I got excited while reading a recent article in Forbes titled "An Alternative To Student Loans." Having posted about peer-to-peer before, what caught my attention was the headline, which I hoped would indicate that progreess had been made. This specific article describes the pros/cons of the peer-to-peer student lending model and identifies key players in the market, including Lending Club, People Capital, GreenNote and Virgin Money. My concern about this article as well as others that have come before is that I believe they overstate where peer-to-peer lending is today. Given the shortage of capital in the private loan market, I certainly root for the success of the peer-to-peer model, however, I worry that recent reports are overstating where the industry stands today. I also understand that for this model to succeed it needs some sizzle and excitement to attract both students (which they have no problem to date) and investors. I haven't come across any figures anywhere indicating the volume of student loans that these companies are processing (which is usually not a good sign).
If you go to Lending Club's site as an investor you discover the following (bold is mine):
- Selective criteria: Many borrowers apply, but less than one in ten are accepted. Lending Club approves only creditworthy borrowers as members.
- Here is how creditworthy is defined: "Lending Club is open to US residents. In order to qualify to list a loan request on our site, you will need a FICO score of at least 660 with a debt-to-income ratio (excluding mortgage) below 25%."
- Loan term: "Borrowers pay a fixed rate for the 3-year life of the loan."
So, in summary loans are hard to get (1 in 10 accepted) and they have to be repaid in 3 years, which may prove challenging to students who often rely on deferments while they are in school.
Meanwhile, at GreenNote, among the 29 students requesting funds on their peer-to-peer website, here are the statistics, as of this evening:
- 1 student requesting $2,150 has been fully funded.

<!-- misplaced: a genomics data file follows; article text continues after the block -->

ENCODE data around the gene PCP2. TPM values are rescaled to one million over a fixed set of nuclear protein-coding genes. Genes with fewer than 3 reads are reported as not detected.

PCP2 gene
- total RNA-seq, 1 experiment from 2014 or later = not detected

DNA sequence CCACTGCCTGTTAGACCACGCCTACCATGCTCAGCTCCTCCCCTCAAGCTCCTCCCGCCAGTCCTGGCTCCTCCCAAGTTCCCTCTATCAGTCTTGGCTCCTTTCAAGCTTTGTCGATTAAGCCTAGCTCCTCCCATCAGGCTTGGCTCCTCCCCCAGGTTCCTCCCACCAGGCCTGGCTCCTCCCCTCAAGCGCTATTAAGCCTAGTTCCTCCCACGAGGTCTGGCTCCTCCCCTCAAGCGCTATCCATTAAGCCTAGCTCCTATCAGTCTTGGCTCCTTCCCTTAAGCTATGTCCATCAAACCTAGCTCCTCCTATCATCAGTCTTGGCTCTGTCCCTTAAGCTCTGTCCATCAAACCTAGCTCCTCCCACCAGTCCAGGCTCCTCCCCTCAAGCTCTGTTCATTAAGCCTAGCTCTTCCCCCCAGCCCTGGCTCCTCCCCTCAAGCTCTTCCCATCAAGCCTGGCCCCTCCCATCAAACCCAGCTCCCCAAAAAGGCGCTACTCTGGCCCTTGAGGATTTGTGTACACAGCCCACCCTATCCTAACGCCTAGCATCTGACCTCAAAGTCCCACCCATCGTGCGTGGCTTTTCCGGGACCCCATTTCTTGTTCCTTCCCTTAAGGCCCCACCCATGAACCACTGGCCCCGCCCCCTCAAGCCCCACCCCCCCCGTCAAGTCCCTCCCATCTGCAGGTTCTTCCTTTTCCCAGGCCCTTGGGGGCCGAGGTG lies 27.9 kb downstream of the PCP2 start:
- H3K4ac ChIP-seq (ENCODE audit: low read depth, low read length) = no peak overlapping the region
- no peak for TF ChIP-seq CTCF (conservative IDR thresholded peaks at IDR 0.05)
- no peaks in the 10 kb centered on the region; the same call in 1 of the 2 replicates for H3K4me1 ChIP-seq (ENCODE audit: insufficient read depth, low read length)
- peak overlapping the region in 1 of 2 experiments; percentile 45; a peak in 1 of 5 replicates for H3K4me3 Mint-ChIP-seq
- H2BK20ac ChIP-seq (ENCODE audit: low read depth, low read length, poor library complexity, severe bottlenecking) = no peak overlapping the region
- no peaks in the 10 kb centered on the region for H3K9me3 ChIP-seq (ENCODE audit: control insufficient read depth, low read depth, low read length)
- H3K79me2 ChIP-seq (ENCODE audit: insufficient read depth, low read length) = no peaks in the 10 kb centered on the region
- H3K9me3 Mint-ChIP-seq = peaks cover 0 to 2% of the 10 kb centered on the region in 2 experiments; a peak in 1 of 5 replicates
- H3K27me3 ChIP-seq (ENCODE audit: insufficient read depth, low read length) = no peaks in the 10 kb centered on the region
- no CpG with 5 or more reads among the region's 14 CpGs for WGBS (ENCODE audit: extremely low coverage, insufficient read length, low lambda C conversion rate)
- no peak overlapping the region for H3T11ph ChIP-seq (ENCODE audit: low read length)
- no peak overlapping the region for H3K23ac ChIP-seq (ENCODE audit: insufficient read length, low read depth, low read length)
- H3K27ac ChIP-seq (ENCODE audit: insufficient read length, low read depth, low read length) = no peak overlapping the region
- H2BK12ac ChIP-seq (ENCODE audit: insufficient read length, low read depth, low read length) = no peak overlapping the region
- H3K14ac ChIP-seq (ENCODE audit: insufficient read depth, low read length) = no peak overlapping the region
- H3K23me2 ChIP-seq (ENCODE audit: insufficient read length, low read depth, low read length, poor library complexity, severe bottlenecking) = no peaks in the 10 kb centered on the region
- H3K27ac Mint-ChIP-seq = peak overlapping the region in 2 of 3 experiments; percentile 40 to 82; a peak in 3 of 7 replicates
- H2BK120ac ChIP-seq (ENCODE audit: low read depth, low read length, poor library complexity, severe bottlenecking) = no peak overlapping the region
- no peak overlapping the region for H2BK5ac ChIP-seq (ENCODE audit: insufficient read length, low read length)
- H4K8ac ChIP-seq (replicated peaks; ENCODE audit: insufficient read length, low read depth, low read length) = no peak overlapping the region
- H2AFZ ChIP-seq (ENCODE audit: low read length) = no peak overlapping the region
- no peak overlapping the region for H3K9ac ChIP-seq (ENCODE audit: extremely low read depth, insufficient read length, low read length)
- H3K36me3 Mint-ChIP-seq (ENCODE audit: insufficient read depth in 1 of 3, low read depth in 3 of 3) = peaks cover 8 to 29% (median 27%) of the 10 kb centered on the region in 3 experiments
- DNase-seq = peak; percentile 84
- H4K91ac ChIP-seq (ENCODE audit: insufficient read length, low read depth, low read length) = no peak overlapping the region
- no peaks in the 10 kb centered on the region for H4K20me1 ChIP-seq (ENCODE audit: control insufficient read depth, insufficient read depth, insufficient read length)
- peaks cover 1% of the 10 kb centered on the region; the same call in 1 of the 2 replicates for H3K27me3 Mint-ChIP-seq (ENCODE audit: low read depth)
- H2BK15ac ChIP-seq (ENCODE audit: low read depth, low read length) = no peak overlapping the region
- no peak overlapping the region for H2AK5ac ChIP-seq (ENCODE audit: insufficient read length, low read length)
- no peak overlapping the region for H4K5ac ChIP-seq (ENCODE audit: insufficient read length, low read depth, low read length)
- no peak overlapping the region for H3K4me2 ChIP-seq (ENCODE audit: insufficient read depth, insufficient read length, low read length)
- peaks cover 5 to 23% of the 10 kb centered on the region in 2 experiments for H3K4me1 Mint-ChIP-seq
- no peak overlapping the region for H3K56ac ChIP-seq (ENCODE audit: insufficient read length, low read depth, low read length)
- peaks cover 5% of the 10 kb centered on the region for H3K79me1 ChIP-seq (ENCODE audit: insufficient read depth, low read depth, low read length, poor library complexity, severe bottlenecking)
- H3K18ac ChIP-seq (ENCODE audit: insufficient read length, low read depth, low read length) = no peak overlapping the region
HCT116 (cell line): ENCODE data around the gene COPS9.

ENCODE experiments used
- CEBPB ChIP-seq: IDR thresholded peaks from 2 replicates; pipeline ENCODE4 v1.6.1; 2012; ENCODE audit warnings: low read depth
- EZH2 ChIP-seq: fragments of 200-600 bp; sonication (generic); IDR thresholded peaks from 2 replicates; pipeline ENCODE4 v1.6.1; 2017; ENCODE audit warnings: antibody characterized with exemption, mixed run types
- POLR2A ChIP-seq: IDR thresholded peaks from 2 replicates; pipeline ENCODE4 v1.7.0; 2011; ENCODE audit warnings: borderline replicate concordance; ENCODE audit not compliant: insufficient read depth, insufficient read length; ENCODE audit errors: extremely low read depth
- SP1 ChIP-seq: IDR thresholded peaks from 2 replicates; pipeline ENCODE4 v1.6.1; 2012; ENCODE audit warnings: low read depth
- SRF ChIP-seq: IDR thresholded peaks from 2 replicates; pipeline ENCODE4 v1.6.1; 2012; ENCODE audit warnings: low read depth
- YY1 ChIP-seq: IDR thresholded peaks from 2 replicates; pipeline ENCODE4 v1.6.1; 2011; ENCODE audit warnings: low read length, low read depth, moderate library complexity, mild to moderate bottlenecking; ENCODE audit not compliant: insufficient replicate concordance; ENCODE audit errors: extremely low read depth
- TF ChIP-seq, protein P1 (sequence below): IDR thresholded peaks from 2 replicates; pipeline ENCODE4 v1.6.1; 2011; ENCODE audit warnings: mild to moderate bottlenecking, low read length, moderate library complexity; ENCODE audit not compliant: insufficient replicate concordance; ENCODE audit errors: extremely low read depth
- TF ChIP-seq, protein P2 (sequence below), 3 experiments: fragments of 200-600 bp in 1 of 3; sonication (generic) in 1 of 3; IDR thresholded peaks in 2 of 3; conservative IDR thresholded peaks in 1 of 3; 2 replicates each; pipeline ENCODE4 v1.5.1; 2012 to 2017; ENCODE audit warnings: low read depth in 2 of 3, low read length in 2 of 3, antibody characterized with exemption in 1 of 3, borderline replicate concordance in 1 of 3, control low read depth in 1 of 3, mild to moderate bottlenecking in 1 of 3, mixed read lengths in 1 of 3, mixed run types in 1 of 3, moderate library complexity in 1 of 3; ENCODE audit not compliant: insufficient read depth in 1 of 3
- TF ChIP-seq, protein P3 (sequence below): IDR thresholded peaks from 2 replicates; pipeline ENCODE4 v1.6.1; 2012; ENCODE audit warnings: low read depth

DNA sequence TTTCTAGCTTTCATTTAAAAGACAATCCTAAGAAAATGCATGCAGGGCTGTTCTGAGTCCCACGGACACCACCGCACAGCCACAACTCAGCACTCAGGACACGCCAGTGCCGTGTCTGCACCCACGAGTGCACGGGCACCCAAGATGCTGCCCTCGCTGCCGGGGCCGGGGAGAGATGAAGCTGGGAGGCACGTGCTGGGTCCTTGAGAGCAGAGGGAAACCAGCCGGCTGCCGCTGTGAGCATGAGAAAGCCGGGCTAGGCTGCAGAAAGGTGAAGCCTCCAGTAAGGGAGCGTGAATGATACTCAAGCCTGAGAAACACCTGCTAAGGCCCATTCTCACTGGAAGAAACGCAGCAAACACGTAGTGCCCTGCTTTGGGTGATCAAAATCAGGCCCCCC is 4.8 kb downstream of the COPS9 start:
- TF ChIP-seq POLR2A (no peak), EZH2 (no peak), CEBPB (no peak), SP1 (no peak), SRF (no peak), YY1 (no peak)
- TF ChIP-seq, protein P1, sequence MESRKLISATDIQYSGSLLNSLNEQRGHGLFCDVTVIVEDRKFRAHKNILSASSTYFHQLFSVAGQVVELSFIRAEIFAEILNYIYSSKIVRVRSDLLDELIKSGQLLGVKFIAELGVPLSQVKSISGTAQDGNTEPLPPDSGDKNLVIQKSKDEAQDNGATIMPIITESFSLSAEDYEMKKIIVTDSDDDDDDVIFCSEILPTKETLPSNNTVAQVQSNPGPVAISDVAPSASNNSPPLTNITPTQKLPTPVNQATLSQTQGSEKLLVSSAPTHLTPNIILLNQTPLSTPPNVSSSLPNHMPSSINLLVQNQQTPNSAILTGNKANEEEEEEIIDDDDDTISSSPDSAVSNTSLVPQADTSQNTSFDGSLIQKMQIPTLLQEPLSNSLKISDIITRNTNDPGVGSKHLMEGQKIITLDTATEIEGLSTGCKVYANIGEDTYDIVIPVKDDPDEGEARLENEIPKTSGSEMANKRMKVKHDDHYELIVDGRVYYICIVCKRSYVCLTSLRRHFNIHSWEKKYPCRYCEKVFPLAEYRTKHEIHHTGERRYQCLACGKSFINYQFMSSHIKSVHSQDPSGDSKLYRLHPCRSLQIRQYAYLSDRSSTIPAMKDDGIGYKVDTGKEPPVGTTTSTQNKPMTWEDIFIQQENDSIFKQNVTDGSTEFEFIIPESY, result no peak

- 1 student is 40% toward their goal of $5,000
- 1 student is 12.5% toward her goal of $8,000
- 1 student is 2.86% towards their goal of $7,000
- 25 students have not made any progress toward their goals
On the Virgin Money site, I have to admit being a fan of the LenderBlender concept (but wasn't sure why Stafford loans were not presented as an option for my student smoothie). Their Student Payback product, launched in 2008, facilitates borrowing between students and people they know (peer-to-known peer). Virgin Money handles all the back office work including helping to "settle any awkward disputes, facilitate repayments, provide customer service, and provide reports for accounting and tax purposes." Cost $199 + $9 per payment. Total administrative cost over standard 10-year loan term = $1,279. I haven't come across any run-rate figures for this product since its launch.
- It was interesting to see this evening that when I googled "student loans," this Sponsored Link appeared for Virgin's mortgage product:
Give it the Right Mortgage
Meanwhile, People Capital appears ready to launch. I have posted on them here and here. Their business model has two unique characteristics: bringing institutional investors into the market (i.e. investors with large sums of money) and assessing borrower risk through a proprietary model they call their Human Capital Score. As I noted in an earlier post, their success rests on their ability to attract investors comfortable with some of the structural challenges of this asset class: deferments, long repayment terms and credit risk to name just a few. With their launch right around the corner, we should have some answers shortly.
Given the limitations of the peer-to-peer models in operation today, People Capital's incipient launch may presage whether peer-to-peer becomes a long-term, sustainable and significant alternative to the private student loan market or remains a relatively minor niche. Stay tuned...